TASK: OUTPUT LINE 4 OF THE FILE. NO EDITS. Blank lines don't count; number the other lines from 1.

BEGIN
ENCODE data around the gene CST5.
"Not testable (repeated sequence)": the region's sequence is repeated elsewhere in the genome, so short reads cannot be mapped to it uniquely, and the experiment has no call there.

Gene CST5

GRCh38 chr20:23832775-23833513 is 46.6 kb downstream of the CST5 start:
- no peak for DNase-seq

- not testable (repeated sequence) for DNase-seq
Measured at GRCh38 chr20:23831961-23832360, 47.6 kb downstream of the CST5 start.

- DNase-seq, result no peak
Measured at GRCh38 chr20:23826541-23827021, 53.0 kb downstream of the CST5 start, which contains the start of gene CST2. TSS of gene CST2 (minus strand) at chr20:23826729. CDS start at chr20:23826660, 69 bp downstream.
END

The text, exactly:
GRCh38 chr20:23832775-23833513 is 46.6 kb downstream of the CST5 start: